9.389 "Wired to Distraction"

Humanist (mccarty@phoenix.Princeton.EDU)
Sat, 16 Dec 1995 11:52:21 -0500 (EST)

Humanist Discussion Group, Vol. 9, No. 389.
Center for Electronic Texts in the Humanities (Princeton/Rutgers)

[1] From: Willard McCarty <mccarty@phoenix.Princeton.EDU> (229)
Subject: Wired to Distraction

[The following article appeared in the bilingual Canadian academic
newspaper, our equivalent to the U.S. <t>Chronicle of Higher
Education</t>, in an issue devoted to "The wired campus". UA/AU is
published by the Association of Universities and Colleges of Canada, 600
- 350 Albert Street, Ottawa, Ontario K1R 1B1. Contributions on topics of
interest to Humanists from similar publications are most welcome. --WM]

"Wired to Distraction". An interview with Bruce Powe.
<t>University Affairs / Affaires Universitaires</t>, December
1995, pp. 10-11. Republished with the gracious permission of the
editor, Christine Tausig Ford.

[In an interview with University Affairs, philosopher and author
Bruce Powe delivers an alternative message in a time of media
hype. Mr. Powe insists he is no technophobe, but he warns
Canadians not to be deluded by the technological paradigm as a
blanket solution to all our problems.

At his Toronto home, his telephone answering machine doesn't
always work and he doesn't own a fax, computer or word processor.
He prefers to write longhand, much to the dismay of his editors.
On the other hand, he helped produce a CD-ROM portrait of Glenn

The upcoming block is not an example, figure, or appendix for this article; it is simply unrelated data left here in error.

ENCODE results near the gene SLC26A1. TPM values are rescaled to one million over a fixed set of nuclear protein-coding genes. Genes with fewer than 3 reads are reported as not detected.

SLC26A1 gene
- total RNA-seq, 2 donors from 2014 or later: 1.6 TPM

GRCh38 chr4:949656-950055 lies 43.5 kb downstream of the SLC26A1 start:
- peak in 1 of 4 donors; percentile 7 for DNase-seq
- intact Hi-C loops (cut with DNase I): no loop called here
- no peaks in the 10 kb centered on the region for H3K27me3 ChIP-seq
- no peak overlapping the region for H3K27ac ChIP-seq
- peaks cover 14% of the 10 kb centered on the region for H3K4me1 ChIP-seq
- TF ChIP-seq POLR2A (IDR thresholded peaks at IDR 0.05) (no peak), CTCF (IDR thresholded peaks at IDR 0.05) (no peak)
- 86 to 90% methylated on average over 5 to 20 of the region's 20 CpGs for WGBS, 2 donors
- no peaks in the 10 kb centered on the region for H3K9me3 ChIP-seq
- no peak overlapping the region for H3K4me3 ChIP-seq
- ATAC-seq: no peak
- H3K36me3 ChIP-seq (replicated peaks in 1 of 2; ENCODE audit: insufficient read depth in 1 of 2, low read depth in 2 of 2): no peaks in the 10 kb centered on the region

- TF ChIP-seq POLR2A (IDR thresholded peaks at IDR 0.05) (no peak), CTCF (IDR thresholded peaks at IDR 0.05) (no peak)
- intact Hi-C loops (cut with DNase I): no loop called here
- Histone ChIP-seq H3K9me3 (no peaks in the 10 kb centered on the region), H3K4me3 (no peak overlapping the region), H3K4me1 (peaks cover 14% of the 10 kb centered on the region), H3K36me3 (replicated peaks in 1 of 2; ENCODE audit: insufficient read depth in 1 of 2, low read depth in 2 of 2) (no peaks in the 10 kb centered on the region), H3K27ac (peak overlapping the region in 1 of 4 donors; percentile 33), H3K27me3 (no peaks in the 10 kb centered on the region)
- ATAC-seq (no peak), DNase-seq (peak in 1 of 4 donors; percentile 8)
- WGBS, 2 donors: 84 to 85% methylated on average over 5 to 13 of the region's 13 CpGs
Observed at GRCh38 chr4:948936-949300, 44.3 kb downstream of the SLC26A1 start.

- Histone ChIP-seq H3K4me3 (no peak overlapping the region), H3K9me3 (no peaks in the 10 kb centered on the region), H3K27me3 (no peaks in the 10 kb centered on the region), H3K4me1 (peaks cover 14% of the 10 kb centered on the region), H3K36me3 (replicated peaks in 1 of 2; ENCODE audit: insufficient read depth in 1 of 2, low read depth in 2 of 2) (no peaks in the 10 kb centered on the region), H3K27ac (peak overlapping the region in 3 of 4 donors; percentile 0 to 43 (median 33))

Gould, entitled <t>Noise of Time</t>.

A student of Marshal McLuhan and Northrop Frye and an informal
reading adviser to Pierre Trudeau, Mr. Powe has written several
books, including <t>A Tremendous Canada of Light</t>, where he
puts forward the idea of Canada as a modern "communication state"
in process, and <t>The Solitary Outlaw</t>, where he discusses
the role of the intellectual in a mass culture society.

His new novel, <t>Outage</t>, explores some possible effects of
communications overload. Mr. Powe has lectured at York University
since 1984, and this year is also an academic adviser at York's
Winters College.]

Q: You talk about living in a world with an overload of
communications technology. What are some of the consequences,
especially within the university community?

A: We live in an information glut. There's not only one
message coming at us, it's a multiple-message environment. It's
deeply distracting, overwhelming, confusing. And there's so much
stuff coming at us that people have a great deal of difficulty
making selections. What is it that we really need to know?
Because everything is pressing, everything is always urgent,
always at you, demanding attention, there's a vast distraction
going on.

The danger is that the rush and connections and speed and all the
vast inter-webbing seem to promise a kind of Utopia. And I think
you have to be very careful about those kinds of claims.

I'm all for a better world, that's not the issue. The issue is,
will this be the thing that does it? On the contrary what I see
happening is deeper alienation, more disconnection, more
paperwork and more over load -- and that very important
contemplative time that really is the point, to a certain extent,
of a university gets lost in all of that.

What worries me is that there's a sort of global insistence that
everybody wire up, and I don't think it's good for everybody.

For me, e-mail is just not useful. I can see the benefits: if you